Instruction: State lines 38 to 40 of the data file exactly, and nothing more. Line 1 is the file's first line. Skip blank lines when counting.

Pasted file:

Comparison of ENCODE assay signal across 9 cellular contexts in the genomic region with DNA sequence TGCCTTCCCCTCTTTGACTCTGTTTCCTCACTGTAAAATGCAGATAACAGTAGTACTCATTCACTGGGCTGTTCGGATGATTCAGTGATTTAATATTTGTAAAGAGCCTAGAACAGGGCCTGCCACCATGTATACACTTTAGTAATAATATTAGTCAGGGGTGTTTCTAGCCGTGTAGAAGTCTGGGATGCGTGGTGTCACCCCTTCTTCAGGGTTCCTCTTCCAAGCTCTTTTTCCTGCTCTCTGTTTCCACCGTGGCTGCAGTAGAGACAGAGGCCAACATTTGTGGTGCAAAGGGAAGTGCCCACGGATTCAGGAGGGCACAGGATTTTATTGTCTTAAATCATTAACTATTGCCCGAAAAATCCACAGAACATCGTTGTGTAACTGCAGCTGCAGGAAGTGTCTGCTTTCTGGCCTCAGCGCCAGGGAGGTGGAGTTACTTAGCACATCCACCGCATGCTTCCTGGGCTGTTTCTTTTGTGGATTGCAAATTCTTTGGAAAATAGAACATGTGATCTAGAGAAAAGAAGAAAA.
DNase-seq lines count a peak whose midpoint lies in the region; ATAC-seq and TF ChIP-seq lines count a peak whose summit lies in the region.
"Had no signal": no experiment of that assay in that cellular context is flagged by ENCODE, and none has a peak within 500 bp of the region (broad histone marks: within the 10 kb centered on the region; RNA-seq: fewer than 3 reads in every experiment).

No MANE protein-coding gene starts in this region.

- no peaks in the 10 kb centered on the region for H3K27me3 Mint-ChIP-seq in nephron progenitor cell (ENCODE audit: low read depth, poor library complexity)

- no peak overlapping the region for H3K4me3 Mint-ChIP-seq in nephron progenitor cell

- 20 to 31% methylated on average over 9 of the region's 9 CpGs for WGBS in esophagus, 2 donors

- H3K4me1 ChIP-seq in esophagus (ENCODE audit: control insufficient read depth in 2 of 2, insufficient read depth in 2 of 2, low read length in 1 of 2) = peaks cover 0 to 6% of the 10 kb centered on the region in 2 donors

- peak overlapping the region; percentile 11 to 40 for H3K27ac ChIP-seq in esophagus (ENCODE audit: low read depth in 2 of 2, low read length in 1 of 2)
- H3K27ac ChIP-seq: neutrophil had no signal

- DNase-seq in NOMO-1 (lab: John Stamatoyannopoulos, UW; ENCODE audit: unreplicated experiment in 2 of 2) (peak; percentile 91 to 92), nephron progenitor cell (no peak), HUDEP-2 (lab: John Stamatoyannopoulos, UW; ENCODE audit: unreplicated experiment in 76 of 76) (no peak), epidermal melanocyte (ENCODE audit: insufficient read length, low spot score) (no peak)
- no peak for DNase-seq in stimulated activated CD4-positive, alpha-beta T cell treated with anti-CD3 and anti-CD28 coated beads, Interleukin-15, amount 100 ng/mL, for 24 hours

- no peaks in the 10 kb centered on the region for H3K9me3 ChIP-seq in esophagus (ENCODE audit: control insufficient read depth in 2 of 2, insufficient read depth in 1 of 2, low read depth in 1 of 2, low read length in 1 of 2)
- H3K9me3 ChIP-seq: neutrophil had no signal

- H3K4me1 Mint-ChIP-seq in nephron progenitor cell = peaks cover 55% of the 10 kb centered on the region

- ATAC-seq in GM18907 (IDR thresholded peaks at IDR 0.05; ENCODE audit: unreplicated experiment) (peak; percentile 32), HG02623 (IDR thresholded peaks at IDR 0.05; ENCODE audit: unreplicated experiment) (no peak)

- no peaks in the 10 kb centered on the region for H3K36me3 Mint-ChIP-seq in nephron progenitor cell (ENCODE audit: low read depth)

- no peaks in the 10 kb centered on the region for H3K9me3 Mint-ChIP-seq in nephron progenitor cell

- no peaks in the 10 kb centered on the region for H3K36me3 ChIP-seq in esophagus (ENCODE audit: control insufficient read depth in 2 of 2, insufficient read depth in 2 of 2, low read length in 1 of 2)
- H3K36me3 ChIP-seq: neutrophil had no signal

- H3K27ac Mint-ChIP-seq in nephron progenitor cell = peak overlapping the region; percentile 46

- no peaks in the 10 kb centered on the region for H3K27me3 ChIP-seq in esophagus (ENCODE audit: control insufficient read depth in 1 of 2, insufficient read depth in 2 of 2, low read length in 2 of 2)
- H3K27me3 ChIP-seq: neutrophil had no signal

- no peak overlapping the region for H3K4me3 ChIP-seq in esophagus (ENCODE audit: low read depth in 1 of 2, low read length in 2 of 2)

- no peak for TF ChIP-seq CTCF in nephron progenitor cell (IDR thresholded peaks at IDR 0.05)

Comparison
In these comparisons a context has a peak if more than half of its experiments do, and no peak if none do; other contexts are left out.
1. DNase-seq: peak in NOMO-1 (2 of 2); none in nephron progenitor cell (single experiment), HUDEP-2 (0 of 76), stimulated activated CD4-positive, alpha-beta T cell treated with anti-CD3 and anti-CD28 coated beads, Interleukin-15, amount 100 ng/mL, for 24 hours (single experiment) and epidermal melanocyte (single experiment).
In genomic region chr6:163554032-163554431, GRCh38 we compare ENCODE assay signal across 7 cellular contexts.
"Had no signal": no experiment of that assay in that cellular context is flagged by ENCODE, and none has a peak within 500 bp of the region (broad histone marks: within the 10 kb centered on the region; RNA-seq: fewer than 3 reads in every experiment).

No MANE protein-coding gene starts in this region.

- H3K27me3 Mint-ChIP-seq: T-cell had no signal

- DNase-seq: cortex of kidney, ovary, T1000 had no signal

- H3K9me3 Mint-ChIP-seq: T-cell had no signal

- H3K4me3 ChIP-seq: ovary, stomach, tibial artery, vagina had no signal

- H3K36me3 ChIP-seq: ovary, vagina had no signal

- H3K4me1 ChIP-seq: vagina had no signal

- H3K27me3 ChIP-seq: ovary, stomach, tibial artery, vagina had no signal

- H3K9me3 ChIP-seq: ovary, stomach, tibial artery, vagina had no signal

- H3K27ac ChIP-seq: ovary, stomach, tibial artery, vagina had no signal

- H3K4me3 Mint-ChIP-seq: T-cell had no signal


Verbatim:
- H3K27me3 ChIP-seq: ovary, stomach, tibial artery, vagina had no signal

- H3K9me3 ChIP-seq: ovary, stomach, tibial artery, vagina had no signal

- H3K27ac ChIP-seq: ovary, stomach, tibial artery, vagina had no signal